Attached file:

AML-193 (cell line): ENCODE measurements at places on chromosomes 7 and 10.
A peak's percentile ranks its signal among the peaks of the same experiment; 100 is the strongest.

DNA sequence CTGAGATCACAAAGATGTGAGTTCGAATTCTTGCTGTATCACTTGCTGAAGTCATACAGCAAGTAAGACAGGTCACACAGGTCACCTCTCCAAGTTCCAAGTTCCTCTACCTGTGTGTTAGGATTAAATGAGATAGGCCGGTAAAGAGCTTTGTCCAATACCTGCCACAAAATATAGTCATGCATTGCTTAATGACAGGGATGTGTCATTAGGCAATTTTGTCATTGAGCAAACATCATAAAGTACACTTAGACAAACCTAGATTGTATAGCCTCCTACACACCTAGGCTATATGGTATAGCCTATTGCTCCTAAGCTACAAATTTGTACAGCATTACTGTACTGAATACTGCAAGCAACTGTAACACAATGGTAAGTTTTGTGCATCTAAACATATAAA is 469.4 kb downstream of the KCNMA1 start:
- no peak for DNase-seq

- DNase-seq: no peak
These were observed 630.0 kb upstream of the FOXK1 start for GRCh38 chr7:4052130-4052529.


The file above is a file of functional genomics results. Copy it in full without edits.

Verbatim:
AML-193 (cell line): ENCODE measurements at places on chromosomes 7 and 10.
A peak's percentile ranks its signal among the peaks of the same experiment; 100 is the strongest.

DNA sequence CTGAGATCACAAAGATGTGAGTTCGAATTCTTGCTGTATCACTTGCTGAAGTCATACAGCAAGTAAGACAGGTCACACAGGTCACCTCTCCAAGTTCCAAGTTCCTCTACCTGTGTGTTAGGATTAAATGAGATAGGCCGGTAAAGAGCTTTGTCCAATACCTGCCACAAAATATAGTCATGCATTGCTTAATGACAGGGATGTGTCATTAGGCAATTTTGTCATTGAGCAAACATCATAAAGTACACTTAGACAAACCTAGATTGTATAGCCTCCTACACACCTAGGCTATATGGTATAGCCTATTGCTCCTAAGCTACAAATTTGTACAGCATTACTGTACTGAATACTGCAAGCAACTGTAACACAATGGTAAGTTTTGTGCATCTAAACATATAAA is 469.4 kb downstream of the KCNMA1 start:
- no peak for DNase-seq

- DNase-seq: no peak
These were observed 630.0 kb upstream of the FOXK1 start for GRCh38 chr7:4052130-4052529.